Myrick is just a spineless politician who blows with the wind. Other than making a backroom deal with Chevron (the only other person present was Butt), he's accomplished absolutely nothing. What he calls "compromise" is really just sacrificing the interests of constituents in order to cater to a powerful interest (Chevron). Richmond residents deserved and would have gotten much more from Chevron if he hadn't secretly made a deal with them.

Butt and Myrick can credibly say that they don't share RPA's viewpoints. But they cannot credibly say that RPA has not gotten results. In fact, if nothing else, RPA has shown that huge changes are possible if we disregard politics as usual.

Posted by Charles Jury on 09/22/2017 at 1:14 PM

Re: “Oakland to Host Forum on Public Bank Plan

One more thing that needs to be mentioned is governance of the bank. If it is a city public bank how much influence or control do the elected representatives of the city have over the management of the bank? If you are the CEO of the city public bank what is your relationship with the mayor of the city and its council? Can the mayor fire you and appoint someone else to run the bank if he/she feels that your decisions do not represent the will of the elected majority? Should their be more collective decision making between the mayor, the city council, and the person appointed as CEO of the bank?

Posted by JJ174 on 09/22/2017 at 12:32 PM

Re: “Third Party

Msg for Lark Buckingham: Are you related to the Jack Buckingham who taught art and flaminco guitar at Laney College? We have two,paintings of his and have been looking for family members who might be interested in having them (free, of course.)

Mary Panton
sapo@earthlink.net

Posted by Rivet on 09/22/2017 at 12:31 PM

Re: “Oakland to Host Forum on Public Bank Plan

I think a public bank for the city needs to have city development goals like financing adequate housing needs, small businesses, and clean energy needs.

Then it needs key borrowers who are willing and can be trusted to use funds to hire the necessary people to construct the city. Those borrowers can either be representing individual private for profit interests or the public sector. Like someone can borrow money to buy private property for solar panels to make a profit on it or someone representing the public can buy land under the public sector and build panels that generate profit to fund public services of the city.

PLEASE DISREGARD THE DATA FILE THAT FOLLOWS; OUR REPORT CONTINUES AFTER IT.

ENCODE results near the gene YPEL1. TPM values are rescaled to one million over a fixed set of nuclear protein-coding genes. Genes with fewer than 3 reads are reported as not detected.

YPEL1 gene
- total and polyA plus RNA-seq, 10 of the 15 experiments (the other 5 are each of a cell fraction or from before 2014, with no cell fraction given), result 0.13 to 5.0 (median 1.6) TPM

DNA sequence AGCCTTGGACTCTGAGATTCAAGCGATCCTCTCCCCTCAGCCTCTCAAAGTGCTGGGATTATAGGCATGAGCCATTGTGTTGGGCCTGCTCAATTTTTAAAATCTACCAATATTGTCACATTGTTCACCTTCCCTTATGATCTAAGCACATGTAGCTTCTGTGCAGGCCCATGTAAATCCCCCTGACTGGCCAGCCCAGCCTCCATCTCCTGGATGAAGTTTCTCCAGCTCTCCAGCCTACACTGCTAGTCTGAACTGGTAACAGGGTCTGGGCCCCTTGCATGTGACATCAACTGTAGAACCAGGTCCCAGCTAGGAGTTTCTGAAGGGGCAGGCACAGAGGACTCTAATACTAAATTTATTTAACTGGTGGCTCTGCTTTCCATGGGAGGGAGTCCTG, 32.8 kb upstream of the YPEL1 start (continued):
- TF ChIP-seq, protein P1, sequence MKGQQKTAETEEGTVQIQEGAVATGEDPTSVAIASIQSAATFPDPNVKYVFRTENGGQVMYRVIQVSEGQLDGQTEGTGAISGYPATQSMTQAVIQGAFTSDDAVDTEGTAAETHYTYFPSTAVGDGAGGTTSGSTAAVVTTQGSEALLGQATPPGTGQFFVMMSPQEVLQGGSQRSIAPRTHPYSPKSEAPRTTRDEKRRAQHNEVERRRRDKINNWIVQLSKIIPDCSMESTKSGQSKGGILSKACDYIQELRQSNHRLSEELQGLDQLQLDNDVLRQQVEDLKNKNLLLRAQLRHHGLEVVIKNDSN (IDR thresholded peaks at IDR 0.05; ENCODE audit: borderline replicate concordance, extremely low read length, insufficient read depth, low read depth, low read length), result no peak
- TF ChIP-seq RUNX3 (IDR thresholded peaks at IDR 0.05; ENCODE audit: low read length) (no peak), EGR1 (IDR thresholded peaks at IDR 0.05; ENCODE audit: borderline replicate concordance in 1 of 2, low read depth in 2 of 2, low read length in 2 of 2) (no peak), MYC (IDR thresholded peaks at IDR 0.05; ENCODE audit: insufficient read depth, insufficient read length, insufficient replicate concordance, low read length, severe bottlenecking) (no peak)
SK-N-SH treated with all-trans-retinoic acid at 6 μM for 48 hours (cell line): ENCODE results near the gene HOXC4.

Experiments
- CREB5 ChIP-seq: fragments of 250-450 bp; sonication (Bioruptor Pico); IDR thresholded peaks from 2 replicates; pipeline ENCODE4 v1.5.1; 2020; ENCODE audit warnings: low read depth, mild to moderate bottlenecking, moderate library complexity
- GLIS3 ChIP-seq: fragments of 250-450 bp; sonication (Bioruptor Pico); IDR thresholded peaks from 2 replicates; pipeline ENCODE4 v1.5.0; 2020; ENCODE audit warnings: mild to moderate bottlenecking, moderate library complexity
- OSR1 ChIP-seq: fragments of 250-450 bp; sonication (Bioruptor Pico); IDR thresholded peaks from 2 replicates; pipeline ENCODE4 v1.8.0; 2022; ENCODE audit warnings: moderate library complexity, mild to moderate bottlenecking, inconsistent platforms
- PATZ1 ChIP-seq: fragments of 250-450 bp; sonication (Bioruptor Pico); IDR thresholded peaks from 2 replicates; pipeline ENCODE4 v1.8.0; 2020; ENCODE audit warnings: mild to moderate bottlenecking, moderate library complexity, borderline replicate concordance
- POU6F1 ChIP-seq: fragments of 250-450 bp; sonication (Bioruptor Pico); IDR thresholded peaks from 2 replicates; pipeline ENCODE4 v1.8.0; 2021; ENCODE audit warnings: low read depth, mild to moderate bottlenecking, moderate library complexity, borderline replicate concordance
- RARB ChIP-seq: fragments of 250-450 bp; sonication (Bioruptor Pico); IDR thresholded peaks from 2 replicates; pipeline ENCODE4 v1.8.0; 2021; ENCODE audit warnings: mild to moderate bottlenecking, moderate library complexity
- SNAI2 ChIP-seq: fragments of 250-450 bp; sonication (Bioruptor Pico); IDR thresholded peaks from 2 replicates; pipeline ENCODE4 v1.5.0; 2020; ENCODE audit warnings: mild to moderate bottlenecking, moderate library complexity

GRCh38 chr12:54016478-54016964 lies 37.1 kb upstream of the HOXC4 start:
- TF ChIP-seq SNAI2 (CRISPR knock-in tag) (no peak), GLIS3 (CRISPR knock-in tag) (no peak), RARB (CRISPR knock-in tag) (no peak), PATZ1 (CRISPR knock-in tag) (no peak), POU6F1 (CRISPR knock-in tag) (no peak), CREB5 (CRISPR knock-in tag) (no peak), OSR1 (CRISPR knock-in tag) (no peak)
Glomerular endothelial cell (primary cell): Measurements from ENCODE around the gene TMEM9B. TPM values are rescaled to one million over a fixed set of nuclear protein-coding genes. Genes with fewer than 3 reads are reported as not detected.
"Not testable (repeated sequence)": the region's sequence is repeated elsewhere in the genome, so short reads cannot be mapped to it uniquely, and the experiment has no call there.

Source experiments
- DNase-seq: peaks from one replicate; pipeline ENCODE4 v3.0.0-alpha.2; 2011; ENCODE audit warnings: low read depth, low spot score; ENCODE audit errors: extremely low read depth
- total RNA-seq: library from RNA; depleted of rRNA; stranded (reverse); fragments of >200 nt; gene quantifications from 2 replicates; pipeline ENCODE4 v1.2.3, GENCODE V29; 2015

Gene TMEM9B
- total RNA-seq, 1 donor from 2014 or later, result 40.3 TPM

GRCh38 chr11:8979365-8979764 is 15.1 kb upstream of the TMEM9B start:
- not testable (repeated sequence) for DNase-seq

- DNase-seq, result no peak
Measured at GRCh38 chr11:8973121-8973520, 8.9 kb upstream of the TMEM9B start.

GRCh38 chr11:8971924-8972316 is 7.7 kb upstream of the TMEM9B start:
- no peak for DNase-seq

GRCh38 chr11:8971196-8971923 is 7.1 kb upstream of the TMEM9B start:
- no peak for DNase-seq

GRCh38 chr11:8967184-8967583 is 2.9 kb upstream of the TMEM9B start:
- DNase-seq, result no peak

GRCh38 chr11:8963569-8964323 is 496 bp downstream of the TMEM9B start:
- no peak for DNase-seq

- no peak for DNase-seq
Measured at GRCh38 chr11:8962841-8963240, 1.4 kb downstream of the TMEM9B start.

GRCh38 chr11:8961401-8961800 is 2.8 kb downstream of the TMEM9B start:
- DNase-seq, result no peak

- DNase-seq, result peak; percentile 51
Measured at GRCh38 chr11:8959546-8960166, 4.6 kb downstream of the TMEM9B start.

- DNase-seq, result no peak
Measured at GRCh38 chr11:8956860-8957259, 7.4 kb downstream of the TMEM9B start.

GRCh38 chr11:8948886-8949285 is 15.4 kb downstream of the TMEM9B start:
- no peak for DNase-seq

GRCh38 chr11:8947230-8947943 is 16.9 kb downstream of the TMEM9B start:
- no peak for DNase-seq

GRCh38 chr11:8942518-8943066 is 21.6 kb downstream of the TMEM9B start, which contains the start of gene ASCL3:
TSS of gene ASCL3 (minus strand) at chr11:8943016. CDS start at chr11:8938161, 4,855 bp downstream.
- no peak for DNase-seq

Posted by JJ174 on 09/22/2017 at 12:06 PM

Re: “Oakland to Host Forum on Public Bank Plan

An Oakland Public Bank has considerable merit, and it extends far beyond servicing the local legal cannabis industry (both medical and soon recreational). Yes there is an effort to create a state-wide public bank, but the success of that effort is far from a forgone conclusion, and in any event, the two are not mutually exclusive.

An immediate win would be the use of the bank as a depository for city fund, where the money can be used to support community needs and return interest to the City Treasury, rather than the current scheme of depositing that money in Wall St. banks that gouge the city while placing our deposits at risk via their use to fund shaky financial instruments. We know how that story ends.

Posted by Chance DG on 09/22/2017 at 11:37 AM

Re: “Oakland to Host Forum on Public Bank Plan

What needs to be done is not a study but a plan.
1) Create or find a construction plan to build the bank and determine the estimated costs of construction including the cost of purchasing financial equipment infrastructure.
2) Next, determine the estimated costs of maintaining the operation of the bank (salaries, utilities, etc.)
3) Next, determine where the bank will be constructed and how much purchasing the land will cost.
4) Next, determine how the bank will stay in business to not only make up for the costs and stay operational but generate a profit for the community. Is there a need for the services? Is their some benefit to switching their deposits to the local public bank rather than to continue what they were doing before at their private bank (Wall st or credit union)? If there is no need for lending services or if its too new and risky it's going to be a hard sell to attract depositors. The public bank needs some clear goal for what it intends to finance and how it intends to improve the community and it needs to market that to potential depositors. Are the profits that are generated going to fund the public services of the city in place of state taxes?
5) Next, determine what the current regulations are that would apply to the operation of the bank.
6) Next, the bank needs to have a plan for how it intends to avoid a high percentage of non-performing loans on its books because if it does not filter out credit worthy from non-credit worthy borrowers and does not compel performance (require collateral for capitalization) on loans by borrowers it will have a high percentage of defaults.